In August, I wrote that Ted Cruz and Marco Rubio were leading the presidential race among Republicans, and Hillary Clinton was leading among Democrats. Who is leading now?
The real leaders in the race are not necessarily those leading in the "who would you vote for if the election were held tomorrow?" question. (Because the election will not be held tomorrow.)
Rather, the candidates with the best chance to run a successful campaign are those with a broad base of support in their party, money and a large base of devoted supporters. For this reason, my analysis of who is really leading the race is based upon three measures: favorability, fundraising and number of donors.
Here are those measures updated.
Using Monmouth University polls (Republicans here and Democrats here), I gave the candidates a score between -100 to 100 based upon their favorability versus unfavorability among the voters who had an opinion. For the Republicans, Monmouth only had scores for the top six candidates. (Here is the formula: (favorability – unfavorability)/(100 – "no opinion")*100.)
In order from best to worst, here are the scores:
2. Cash on Hand
While the August analysis looked at overall fundraising, this time let's look at the combined cash on hand for the campaign and outside groups. That will show how much money they have left to mount a successful campaign. (Data available at Opensecrets.org.)
Here are those numbers:
3. Number of Donors
And last, to measure whether the candidates have a base of strong supporters they can rely upon, here are the total number of donors along with the percentage of campaign funds that came from small donations (data not available for Christie, Kasich and Gilmore).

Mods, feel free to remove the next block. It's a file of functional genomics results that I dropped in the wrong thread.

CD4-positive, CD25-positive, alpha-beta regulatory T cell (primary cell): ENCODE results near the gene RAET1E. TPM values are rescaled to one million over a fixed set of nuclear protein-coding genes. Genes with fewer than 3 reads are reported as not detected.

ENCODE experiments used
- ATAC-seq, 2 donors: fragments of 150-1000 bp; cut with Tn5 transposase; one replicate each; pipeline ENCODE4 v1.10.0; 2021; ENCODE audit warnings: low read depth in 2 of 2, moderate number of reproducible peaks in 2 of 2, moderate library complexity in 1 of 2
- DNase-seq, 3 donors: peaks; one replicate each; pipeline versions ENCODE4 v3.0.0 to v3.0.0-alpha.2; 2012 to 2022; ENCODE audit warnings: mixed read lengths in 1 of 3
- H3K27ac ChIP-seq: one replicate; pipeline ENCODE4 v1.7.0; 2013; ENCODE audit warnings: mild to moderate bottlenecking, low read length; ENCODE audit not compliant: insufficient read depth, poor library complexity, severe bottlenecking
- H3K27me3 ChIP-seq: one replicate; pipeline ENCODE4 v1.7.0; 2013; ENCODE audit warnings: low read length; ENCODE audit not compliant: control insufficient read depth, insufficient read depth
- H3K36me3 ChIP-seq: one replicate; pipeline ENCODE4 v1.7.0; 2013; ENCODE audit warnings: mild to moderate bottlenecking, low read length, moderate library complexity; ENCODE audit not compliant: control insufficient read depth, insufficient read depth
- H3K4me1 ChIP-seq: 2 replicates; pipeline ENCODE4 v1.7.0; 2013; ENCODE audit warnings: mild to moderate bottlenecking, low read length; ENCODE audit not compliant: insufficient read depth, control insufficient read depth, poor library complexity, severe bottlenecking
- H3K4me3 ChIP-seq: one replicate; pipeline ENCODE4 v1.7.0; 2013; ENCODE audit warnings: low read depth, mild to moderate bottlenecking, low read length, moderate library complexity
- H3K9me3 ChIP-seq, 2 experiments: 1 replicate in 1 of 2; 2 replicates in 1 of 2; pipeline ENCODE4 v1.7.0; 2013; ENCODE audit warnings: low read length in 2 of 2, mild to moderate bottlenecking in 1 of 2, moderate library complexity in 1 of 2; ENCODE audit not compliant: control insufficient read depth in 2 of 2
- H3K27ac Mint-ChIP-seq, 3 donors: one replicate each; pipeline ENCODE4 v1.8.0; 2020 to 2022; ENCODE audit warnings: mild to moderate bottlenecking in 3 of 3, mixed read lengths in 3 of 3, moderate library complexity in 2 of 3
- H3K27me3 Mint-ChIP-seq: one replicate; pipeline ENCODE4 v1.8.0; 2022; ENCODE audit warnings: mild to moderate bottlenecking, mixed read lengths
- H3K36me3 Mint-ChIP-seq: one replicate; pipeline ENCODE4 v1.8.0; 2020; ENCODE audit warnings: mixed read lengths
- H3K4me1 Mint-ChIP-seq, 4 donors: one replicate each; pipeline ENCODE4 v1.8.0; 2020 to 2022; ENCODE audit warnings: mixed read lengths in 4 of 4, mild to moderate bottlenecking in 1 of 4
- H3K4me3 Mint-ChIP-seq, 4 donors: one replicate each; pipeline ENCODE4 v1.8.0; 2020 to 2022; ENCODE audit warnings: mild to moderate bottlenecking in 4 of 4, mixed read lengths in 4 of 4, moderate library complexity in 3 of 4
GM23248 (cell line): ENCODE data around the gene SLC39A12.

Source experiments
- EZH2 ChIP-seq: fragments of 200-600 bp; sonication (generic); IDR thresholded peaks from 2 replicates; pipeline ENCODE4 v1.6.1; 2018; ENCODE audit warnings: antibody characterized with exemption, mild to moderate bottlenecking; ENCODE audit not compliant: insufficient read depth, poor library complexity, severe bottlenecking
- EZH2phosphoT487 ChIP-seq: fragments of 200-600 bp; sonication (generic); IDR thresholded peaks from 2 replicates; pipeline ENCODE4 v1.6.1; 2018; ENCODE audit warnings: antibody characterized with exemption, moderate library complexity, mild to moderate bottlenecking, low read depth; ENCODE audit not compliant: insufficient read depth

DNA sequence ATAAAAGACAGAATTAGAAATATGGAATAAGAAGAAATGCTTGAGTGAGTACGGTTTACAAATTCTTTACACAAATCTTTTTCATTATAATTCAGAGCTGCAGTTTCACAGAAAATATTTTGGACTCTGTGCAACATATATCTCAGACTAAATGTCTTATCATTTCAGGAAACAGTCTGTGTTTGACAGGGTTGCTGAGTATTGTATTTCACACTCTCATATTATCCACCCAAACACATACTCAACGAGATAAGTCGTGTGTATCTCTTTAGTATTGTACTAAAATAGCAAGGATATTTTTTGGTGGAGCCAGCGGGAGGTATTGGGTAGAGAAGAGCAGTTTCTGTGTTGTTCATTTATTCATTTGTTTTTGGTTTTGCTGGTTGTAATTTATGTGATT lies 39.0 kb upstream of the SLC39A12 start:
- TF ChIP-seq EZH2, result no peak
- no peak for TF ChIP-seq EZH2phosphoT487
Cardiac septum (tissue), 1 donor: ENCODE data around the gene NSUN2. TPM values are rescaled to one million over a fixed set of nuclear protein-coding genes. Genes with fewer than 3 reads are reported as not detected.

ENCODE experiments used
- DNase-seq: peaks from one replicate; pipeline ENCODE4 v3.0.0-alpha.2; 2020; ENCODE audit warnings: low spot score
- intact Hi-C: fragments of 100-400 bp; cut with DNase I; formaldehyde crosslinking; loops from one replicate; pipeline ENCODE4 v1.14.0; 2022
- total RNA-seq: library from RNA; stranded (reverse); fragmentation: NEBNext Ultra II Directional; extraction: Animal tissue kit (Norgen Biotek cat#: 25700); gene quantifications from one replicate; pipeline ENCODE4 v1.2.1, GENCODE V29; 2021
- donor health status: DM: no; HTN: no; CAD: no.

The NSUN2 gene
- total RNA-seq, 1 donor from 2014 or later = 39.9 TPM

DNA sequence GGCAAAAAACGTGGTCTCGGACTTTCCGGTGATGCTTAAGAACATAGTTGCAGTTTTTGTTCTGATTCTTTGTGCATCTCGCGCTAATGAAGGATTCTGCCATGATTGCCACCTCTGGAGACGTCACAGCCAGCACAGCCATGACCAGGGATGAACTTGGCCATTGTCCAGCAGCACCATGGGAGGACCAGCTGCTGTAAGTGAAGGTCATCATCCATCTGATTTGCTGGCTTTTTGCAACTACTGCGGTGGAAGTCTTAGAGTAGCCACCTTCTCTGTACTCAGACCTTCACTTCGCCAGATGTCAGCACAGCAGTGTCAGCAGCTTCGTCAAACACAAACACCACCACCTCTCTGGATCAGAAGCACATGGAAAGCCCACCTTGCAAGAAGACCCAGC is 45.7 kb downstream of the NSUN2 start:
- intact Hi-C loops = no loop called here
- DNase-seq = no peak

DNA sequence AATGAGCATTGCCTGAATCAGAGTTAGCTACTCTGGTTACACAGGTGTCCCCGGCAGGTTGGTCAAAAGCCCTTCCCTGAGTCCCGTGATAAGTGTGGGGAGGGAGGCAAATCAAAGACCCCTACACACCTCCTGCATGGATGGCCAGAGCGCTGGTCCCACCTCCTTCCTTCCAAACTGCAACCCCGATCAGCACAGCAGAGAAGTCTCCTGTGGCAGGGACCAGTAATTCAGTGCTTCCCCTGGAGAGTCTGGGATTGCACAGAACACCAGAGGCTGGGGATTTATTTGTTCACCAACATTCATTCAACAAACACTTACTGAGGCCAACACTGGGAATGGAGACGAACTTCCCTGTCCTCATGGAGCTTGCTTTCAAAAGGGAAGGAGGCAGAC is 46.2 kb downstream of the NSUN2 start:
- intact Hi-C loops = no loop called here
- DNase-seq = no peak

In August, there were only two candidates in the top five for all three measures, Cruz and Rubio. Now there are three candidates in the top five who are now the leaders — Carson, Cruz and Rubio.
Fiorina is close to being in that top tier. She places sixth in cash on hand and number of donors. Her favorability score (35) places her in a statistical third place tie with Cruz (36).
As in August, Trump is still a wild card. Due to his ability to fund his own campaign, his scores for cash on hand and number of donors require an asterik beside them. He is sixth in favorability (22) and that score is a significant improvement since August, when it was at negative one.
The Bush campaign and outside groups supporting Bush have spent $20 million. The result is that Bush's favorability score has gone down, from 25 to negative nine, which is a sign of an ineffective political campaign. He leads by a lot in cash on hand, twice as much as second place Cruz, but will that even matter if his campaign can't spend the money well?
Clinton no longer leads in all three categories. While Clinton's favorability score has remained the same (63), Sanders' favorability has much improved, from 49 to 68. Still, Clinton is almost even with Sanders on favorability and has large leads in the other two categories, and thus should still be considered the front-runner.
Sanders is a legitimate threat to Clinton's lead. He has enough cash on hand to stay in the race, a large base of strong supporters and a broad base of support among Democrats.
O'Malley is far behind in all three categories.